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In my program, I have a grid class (e.g. myGrid) and I could obtain a reference to a cell (a class) by overloading the operator(). My problem is each time I call this myGrid(x, y) which returns a reference to a cell, I need to claim a cell reference.

 cell& myCell = myGrid(x,y);
 myCell.status = currentStatus; 

I got an error by doing this:

(myGrid(x,y)).status = currentStatus;

I need to use the function defined in cell very frequently. Thus, each time I need to claim a cell reference which makes my code look urgly. Is there any elegant way to solve the problem? Thanks very much. Cheers!

Sorry. There is a typo. Let's assume status is a public varible in cell and assume currentStatus is a variable of the same type as status.

Grid is a predefined class and I don't have the right to modify it. It returns a reference to cell. E.g. cell& operator()(int x, int y)

Sorry for the chaos. myGrid(x,y).status works. I made a mistake somewhere before. When I complied it, the error occurred in this line. Thanks very much!

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This is a question more about the status() method. What is its signature? –  Linuxios May 5 '12 at 12:38
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what is the error, and what is status()'s return type and signature? –  juanchopanza May 5 '12 at 12:42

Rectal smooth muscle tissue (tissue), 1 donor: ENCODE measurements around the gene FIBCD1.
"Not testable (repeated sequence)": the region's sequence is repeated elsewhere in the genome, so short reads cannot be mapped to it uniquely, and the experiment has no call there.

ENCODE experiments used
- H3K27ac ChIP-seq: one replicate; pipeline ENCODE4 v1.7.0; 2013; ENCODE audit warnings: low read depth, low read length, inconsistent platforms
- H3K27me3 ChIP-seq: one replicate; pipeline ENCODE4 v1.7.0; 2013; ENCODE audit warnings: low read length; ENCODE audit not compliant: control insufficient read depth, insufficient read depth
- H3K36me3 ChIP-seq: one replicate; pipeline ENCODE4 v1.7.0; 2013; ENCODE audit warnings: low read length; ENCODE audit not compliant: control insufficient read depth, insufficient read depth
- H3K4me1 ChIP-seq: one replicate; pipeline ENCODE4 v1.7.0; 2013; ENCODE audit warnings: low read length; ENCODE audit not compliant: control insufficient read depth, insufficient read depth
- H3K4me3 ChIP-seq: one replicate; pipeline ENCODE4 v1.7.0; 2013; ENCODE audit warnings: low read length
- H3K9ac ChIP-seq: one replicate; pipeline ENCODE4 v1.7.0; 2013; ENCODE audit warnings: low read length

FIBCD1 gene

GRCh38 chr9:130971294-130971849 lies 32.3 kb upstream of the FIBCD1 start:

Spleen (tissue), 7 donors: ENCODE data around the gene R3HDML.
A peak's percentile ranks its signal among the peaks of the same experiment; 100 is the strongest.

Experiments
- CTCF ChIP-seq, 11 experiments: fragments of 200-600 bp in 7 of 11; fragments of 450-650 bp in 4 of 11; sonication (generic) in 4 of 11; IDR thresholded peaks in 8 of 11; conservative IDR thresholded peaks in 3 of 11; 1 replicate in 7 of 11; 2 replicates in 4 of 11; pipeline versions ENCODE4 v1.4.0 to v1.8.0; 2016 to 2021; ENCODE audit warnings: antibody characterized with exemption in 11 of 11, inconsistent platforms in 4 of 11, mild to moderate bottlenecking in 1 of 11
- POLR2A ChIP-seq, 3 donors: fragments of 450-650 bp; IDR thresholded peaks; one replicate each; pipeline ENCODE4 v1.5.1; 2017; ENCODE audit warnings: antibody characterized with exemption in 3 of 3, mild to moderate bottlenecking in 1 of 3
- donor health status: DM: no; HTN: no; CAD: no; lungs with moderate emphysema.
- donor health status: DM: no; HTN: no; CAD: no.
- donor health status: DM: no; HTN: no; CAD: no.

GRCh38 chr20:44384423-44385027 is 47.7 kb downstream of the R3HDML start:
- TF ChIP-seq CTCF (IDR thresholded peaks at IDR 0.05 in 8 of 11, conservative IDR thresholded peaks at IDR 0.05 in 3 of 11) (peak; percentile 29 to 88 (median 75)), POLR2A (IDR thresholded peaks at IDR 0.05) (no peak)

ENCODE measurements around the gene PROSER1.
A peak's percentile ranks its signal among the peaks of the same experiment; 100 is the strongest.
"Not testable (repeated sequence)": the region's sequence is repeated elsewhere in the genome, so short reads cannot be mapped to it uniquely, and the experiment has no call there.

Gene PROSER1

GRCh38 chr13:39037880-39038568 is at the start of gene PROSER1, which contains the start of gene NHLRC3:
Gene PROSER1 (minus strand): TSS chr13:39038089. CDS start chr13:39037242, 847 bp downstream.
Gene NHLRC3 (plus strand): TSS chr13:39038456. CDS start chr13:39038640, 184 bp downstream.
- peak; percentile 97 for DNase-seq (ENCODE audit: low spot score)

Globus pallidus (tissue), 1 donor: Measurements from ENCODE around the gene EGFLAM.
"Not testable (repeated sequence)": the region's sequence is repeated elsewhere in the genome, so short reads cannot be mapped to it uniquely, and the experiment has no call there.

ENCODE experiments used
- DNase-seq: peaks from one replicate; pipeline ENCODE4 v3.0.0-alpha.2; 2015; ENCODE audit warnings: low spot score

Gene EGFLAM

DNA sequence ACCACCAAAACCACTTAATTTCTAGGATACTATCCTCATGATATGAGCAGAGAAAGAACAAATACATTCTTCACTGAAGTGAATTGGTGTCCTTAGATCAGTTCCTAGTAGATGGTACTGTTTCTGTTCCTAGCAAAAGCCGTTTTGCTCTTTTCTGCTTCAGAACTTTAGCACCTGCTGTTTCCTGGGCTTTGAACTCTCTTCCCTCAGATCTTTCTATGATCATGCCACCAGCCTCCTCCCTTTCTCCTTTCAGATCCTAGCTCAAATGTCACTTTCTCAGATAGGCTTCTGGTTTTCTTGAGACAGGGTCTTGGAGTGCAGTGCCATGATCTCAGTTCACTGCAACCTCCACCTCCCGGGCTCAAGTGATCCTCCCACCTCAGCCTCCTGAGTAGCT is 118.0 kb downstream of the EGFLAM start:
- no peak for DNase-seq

Err, based on the information you've given, it seems like you should make status() return a reference to whatever the type of currentStatus is. But you should really provide more information and frankly, it doesn't look like a good design. Why not make it status(currentStatus)? –  Bhargava May 5 '12 at 12:47
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2 Answers

the object of function-myGrid(x,y) return ,maybe out of scope. I mean, the object you return may be a local variable.

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How your operator() defined (signature)? What is the signature of status? They should be cell& operator() (int x, int y); and int& status();. Provide minimal example that doesn't work.

And the best way and elegant is to use explicit methods:

myGrid.GetCell(x, y).SetStatus(s);

This is much more readable and supportable. Also, using getter/setter instead of returning a reference may allow you control point where value changed - you may log there or set a breakpoint. Returning reference is poor practice - you may never be sure will it be changed or only read after.

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"returning reference is poor practice" is controversial, to say the least! –  juanchopanza May 5 '12 at 13:52
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